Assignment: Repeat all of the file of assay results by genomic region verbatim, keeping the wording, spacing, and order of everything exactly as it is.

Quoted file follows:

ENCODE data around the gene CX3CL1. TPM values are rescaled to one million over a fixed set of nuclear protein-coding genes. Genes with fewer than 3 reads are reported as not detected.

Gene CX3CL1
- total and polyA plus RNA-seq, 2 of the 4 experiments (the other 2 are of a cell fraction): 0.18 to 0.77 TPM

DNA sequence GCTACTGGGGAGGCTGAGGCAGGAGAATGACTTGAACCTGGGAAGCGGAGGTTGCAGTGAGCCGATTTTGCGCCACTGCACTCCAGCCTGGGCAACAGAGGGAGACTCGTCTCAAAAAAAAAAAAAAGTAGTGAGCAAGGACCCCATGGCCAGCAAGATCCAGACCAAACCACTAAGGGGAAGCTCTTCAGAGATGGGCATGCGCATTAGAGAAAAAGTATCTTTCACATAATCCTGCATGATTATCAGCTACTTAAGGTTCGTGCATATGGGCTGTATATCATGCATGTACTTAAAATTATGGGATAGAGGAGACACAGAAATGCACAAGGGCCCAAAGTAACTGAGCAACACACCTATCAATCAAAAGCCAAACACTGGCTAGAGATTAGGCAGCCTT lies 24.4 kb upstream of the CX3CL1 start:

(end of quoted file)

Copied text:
ENCODE data around the gene CX3CL1. TPM values are rescaled to one million over a fixed set of nuclear protein-coding genes. Genes with fewer than 3 reads are reported as not detected.

Gene CX3CL1
- total and polyA plus RNA-seq, 2 of the 4 experiments (the other 2 are of a cell fraction): 0.18 to 0.77 TPM

DNA sequence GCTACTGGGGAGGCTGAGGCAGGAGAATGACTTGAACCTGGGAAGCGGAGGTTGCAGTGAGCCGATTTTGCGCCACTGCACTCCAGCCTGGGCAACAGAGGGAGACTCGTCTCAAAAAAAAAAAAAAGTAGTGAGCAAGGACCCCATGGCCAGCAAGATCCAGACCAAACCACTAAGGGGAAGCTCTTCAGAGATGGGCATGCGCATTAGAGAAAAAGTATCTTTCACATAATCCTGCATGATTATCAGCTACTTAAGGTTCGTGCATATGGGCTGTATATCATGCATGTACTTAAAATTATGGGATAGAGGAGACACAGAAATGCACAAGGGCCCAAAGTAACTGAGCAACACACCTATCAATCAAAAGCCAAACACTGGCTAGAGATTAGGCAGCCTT lies 24.4 kb upstream of the CX3CL1 start: